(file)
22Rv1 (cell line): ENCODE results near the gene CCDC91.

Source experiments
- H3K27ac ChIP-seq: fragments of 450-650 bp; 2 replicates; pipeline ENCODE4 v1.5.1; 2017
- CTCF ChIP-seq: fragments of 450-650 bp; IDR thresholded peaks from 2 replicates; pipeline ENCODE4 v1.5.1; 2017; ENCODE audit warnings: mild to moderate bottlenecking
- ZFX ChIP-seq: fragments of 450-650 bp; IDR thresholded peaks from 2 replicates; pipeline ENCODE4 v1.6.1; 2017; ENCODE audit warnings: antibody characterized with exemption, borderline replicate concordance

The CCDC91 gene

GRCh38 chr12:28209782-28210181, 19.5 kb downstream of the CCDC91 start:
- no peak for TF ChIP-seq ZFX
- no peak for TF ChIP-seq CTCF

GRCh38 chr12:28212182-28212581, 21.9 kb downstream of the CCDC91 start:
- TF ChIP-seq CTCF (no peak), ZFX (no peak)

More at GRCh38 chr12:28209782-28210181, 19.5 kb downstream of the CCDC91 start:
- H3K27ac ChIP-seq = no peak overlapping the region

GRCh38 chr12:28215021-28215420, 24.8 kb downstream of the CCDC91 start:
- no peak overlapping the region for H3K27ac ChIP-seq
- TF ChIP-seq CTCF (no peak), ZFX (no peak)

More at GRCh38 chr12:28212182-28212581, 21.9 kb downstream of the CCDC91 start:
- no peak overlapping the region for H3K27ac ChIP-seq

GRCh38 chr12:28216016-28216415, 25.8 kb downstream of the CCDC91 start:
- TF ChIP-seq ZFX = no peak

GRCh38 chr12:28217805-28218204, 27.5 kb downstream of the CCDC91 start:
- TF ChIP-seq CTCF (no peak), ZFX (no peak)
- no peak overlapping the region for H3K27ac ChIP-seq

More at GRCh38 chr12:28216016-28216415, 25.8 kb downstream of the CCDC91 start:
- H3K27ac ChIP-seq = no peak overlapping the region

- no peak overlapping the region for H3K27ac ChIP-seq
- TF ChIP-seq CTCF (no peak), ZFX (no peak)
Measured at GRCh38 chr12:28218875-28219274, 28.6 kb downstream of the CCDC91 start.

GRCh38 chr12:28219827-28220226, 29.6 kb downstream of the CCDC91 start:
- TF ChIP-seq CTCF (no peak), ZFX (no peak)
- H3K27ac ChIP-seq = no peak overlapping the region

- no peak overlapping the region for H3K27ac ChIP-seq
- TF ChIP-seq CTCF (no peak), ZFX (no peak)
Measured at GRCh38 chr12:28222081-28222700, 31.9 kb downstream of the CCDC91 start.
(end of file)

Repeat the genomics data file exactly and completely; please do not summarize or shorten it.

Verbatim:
22Rv1 (cell line): ENCODE results near the gene CCDC91.

Source experiments
- H3K27ac ChIP-seq: fragments of 450-650 bp; 2 replicates; pipeline ENCODE4 v1.5.1; 2017
- CTCF ChIP-seq: fragments of 450-650 bp; IDR thresholded peaks from 2 replicates; pipeline ENCODE4 v1.5.1; 2017; ENCODE audit warnings: mild to moderate bottlenecking
- ZFX ChIP-seq: fragments of 450-650 bp; IDR thresholded peaks from 2 replicates; pipeline ENCODE4 v1.6.1; 2017; ENCODE audit warnings: antibody characterized with exemption, borderline replicate concordance

The CCDC91 gene

GRCh38 chr12:28209782-28210181, 19.5 kb downstream of the CCDC91 start:
- no peak for TF ChIP-seq ZFX
- no peak for TF ChIP-seq CTCF

GRCh38 chr12:28212182-28212581, 21.9 kb downstream of the CCDC91 start:
- TF ChIP-seq CTCF (no peak), ZFX (no peak)

More at GRCh38 chr12:28209782-28210181, 19.5 kb downstream of the CCDC91 start:
- H3K27ac ChIP-seq = no peak overlapping the region

GRCh38 chr12:28215021-28215420, 24.8 kb downstream of the CCDC91 start:
- no peak overlapping the region for H3K27ac ChIP-seq
- TF ChIP-seq CTCF (no peak), ZFX (no peak)

More at GRCh38 chr12:28212182-28212581, 21.9 kb downstream of the CCDC91 start:
- no peak overlapping the region for H3K27ac ChIP-seq

GRCh38 chr12:28216016-28216415, 25.8 kb downstream of the CCDC91 start:
- TF ChIP-seq ZFX = no peak

GRCh38 chr12:28217805-28218204, 27.5 kb downstream of the CCDC91 start:
- TF ChIP-seq CTCF (no peak), ZFX (no peak)
- no peak overlapping the region for H3K27ac ChIP-seq

More at GRCh38 chr12:28216016-28216415, 25.8 kb downstream of the CCDC91 start:
- H3K27ac ChIP-seq = no peak overlapping the region

- no peak overlapping the region for H3K27ac ChIP-seq
- TF ChIP-seq CTCF (no peak), ZFX (no peak)
Measured at GRCh38 chr12:28218875-28219274, 28.6 kb downstream of the CCDC91 start.

GRCh38 chr12:28219827-28220226, 29.6 kb downstream of the CCDC91 start:
- TF ChIP-seq CTCF (no peak), ZFX (no peak)
- H3K27ac ChIP-seq = no peak overlapping the region

- no peak overlapping the region for H3K27ac ChIP-seq
- TF ChIP-seq CTCF (no peak), ZFX (no peak)
Measured at GRCh38 chr12:28222081-28222700, 31.9 kb downstream of the CCDC91 start.